CARNATION DAY AND THE FIRST ANTI-JEWISH ORDINANCE IN THE HAGUE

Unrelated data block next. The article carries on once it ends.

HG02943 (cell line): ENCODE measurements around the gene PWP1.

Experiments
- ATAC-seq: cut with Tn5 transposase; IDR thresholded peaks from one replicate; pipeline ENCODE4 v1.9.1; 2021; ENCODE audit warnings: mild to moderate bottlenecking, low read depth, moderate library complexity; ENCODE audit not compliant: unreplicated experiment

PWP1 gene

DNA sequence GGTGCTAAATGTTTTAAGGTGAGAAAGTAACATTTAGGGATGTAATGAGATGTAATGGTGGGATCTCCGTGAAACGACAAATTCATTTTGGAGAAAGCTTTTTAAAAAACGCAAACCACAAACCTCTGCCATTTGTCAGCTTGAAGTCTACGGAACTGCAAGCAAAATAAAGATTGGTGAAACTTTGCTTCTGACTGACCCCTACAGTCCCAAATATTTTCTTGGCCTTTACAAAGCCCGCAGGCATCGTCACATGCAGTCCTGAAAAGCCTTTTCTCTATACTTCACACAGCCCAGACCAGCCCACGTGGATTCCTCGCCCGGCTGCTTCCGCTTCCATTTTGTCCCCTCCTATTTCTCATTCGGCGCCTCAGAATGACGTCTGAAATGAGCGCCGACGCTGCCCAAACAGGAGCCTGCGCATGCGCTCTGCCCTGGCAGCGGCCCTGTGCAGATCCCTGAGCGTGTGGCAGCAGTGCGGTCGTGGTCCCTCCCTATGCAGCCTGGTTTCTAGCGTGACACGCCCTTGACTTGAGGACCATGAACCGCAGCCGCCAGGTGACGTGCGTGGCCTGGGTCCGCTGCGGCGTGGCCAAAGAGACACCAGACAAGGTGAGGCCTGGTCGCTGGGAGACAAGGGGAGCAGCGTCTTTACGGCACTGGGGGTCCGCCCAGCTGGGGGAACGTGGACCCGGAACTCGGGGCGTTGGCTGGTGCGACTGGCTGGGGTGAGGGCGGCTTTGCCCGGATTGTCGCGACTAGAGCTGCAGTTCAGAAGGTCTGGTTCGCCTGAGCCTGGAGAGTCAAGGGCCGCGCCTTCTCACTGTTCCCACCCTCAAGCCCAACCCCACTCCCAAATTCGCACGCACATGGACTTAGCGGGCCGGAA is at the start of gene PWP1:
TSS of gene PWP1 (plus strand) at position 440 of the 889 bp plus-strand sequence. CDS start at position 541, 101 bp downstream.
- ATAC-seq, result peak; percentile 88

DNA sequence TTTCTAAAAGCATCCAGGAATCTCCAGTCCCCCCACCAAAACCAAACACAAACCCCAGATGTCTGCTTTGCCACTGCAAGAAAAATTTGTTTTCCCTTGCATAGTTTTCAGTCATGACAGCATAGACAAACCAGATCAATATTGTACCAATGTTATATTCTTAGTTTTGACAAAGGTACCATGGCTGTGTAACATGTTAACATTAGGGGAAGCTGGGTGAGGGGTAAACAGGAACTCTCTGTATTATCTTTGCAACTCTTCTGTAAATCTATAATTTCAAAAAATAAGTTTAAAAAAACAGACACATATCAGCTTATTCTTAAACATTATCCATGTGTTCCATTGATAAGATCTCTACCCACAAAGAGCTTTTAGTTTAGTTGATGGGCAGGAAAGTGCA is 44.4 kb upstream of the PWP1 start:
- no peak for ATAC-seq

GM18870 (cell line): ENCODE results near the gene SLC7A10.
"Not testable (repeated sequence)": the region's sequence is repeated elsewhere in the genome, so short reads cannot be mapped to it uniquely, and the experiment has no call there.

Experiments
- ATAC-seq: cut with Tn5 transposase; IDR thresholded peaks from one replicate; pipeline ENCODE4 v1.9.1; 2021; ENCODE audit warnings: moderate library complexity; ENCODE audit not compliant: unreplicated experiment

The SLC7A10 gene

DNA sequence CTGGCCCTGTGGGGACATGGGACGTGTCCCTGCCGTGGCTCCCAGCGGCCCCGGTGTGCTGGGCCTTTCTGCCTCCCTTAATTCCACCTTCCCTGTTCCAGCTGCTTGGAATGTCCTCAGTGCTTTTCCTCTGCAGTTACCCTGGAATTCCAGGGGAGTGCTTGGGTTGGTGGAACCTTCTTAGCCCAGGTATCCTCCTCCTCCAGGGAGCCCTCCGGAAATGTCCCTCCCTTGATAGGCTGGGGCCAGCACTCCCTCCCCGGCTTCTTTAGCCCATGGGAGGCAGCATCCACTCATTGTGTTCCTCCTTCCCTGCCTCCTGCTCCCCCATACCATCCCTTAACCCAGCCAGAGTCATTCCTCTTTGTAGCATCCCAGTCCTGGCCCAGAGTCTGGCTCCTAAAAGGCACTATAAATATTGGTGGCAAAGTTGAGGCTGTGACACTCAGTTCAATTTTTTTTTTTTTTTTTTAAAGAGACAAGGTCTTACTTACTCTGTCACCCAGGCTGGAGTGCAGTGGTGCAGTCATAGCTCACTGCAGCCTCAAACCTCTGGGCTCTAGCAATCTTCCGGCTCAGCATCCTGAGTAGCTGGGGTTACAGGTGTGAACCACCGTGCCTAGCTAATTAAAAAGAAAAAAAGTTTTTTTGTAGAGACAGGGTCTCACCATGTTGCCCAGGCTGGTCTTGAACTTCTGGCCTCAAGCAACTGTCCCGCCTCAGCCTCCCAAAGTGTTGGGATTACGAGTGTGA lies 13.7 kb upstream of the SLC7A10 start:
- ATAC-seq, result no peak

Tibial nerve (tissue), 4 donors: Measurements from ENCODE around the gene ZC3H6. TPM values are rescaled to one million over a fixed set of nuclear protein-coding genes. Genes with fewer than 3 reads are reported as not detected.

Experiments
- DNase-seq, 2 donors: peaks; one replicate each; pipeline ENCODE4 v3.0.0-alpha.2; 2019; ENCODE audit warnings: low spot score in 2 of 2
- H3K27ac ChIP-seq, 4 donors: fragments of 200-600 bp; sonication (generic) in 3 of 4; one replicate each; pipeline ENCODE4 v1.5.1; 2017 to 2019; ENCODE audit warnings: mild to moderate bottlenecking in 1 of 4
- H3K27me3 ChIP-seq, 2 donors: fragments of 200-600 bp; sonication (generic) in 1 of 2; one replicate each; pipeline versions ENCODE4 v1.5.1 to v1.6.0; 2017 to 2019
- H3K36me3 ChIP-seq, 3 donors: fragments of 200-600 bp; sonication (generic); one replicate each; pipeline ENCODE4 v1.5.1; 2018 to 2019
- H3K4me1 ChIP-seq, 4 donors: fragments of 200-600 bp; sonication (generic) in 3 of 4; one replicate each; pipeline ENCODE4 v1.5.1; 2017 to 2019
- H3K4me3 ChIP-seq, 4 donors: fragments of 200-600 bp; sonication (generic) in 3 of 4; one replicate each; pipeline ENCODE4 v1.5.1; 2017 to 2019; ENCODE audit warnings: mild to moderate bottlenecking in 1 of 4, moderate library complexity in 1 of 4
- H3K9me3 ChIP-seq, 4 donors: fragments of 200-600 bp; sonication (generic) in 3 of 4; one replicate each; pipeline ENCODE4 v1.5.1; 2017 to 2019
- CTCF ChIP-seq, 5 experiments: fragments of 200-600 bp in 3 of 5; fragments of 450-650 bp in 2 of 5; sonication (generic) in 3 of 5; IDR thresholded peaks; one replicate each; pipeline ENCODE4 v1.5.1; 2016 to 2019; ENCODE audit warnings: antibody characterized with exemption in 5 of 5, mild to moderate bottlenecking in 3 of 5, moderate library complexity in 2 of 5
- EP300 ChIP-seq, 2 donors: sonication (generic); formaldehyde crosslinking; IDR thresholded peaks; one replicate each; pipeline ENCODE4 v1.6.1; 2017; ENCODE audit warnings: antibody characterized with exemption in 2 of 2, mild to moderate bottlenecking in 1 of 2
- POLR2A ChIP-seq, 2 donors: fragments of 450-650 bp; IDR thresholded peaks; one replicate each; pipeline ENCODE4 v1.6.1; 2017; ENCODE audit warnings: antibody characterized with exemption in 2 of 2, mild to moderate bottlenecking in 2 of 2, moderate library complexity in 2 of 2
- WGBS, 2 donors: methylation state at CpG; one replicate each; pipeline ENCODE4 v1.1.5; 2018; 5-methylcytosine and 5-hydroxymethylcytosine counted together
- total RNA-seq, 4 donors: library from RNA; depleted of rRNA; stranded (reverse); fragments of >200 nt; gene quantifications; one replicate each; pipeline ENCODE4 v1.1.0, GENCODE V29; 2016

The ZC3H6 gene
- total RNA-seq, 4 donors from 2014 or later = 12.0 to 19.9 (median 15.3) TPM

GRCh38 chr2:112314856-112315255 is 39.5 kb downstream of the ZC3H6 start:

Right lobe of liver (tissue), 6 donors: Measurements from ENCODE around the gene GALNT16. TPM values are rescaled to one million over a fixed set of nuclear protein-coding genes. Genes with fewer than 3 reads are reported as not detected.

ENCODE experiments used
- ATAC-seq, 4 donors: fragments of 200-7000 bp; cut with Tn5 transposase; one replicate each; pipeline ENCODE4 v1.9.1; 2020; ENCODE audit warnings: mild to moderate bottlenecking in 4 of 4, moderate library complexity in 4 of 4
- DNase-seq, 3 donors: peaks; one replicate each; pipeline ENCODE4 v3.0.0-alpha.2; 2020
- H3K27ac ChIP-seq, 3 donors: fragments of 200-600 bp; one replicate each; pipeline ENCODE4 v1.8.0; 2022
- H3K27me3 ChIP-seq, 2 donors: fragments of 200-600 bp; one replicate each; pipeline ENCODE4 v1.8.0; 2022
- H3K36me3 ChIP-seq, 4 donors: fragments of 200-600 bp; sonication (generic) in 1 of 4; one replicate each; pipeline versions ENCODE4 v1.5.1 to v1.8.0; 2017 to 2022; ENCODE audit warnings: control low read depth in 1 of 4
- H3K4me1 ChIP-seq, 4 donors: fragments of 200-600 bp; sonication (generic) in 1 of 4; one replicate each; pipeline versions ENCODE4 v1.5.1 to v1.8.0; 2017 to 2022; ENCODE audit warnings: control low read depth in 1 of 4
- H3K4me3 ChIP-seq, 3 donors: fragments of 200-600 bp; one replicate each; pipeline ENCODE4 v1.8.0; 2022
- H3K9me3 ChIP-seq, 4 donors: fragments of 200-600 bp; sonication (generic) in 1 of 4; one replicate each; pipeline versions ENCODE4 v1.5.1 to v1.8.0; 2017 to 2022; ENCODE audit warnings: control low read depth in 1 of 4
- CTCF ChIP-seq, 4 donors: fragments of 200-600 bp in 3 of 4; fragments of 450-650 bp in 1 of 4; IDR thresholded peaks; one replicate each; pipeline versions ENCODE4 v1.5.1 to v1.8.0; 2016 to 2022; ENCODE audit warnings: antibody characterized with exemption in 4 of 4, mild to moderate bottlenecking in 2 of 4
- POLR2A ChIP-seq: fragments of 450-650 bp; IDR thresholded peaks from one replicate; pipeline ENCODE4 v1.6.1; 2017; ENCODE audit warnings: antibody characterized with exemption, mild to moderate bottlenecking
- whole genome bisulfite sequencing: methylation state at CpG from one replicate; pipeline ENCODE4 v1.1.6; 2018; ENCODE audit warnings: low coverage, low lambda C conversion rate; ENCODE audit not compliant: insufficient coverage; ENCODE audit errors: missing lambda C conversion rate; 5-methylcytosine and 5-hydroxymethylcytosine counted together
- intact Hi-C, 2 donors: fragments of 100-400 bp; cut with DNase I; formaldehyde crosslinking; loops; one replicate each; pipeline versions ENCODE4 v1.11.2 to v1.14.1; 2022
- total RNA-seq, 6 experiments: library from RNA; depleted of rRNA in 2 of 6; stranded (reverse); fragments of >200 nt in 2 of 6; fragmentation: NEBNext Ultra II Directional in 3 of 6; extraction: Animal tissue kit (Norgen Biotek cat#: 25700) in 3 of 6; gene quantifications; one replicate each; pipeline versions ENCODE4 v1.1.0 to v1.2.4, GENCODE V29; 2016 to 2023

On June 29th 1940 (Prince Bernhard’s birthday) the citizens of Den Haag spontaneously showed their distaste of the occupiers by wearing carnations. This day was henceforth known as ‘carnation day’, because the Prince always wore a carnation in his lapel. The Germans used this Carnation Day to issue their first anti Jewish measure: Jews were removed from the municipal air defense service. This was the first of many measures designed to registrate and isolate the Dutch Jews.